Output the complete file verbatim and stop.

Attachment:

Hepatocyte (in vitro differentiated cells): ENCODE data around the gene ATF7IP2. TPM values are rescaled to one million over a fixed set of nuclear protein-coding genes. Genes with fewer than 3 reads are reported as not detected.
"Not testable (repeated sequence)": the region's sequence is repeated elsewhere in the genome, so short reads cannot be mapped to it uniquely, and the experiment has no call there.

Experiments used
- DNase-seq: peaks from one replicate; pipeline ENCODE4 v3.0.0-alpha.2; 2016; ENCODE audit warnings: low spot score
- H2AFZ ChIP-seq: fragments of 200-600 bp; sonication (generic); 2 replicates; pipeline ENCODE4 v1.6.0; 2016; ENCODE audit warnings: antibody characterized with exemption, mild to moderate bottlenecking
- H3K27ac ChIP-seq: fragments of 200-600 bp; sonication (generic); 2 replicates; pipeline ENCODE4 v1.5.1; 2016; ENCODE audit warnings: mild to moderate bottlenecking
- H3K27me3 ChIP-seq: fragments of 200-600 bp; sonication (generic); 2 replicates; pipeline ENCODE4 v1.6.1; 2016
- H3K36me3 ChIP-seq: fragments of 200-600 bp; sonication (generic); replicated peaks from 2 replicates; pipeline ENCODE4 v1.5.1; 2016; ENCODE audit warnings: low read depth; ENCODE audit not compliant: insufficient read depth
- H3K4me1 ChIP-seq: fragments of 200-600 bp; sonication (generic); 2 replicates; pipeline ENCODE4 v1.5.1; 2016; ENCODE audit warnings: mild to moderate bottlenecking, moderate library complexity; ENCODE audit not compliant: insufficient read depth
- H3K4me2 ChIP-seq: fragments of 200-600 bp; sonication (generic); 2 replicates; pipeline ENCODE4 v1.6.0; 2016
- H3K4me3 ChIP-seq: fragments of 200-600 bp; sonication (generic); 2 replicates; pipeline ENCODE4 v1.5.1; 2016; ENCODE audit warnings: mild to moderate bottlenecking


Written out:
Hepatocyte (in vitro differentiated cells): ENCODE data around the gene ATF7IP2. TPM values are rescaled to one million over a fixed set of nuclear protein-coding genes. Genes with fewer than 3 reads are reported as not detected.
"Not testable (repeated sequence)": the region's sequence is repeated elsewhere in the genome, so short reads cannot be mapped to it uniquely, and the experiment has no call there.

Experiments used
- DNase-seq: peaks from one replicate; pipeline ENCODE4 v3.0.0-alpha.2; 2016; ENCODE audit warnings: low spot score
- H2AFZ ChIP-seq: fragments of 200-600 bp; sonication (generic); 2 replicates; pipeline ENCODE4 v1.6.0; 2016; ENCODE audit warnings: antibody characterized with exemption, mild to moderate bottlenecking
- H3K27ac ChIP-seq: fragments of 200-600 bp; sonication (generic); 2 replicates; pipeline ENCODE4 v1.5.1; 2016; ENCODE audit warnings: mild to moderate bottlenecking
- H3K27me3 ChIP-seq: fragments of 200-600 bp; sonication (generic); 2 replicates; pipeline ENCODE4 v1.6.1; 2016
- H3K36me3 ChIP-seq: fragments of 200-600 bp; sonication (generic); replicated peaks from 2 replicates; pipeline ENCODE4 v1.5.1; 2016; ENCODE audit warnings: low read depth; ENCODE audit not compliant: insufficient read depth
- H3K4me1 ChIP-seq: fragments of 200-600 bp; sonication (generic); 2 replicates; pipeline ENCODE4 v1.5.1; 2016; ENCODE audit warnings: mild to moderate bottlenecking, moderate library complexity; ENCODE audit not compliant: insufficient read depth
- H3K4me2 ChIP-seq: fragments of 200-600 bp; sonication (generic); 2 replicates; pipeline ENCODE4 v1.6.0; 2016
- H3K4me3 ChIP-seq: fragments of 200-600 bp; sonication (generic); 2 replicates; pipeline ENCODE4 v1.5.1; 2016; ENCODE audit warnings: mild to moderate bottlenecking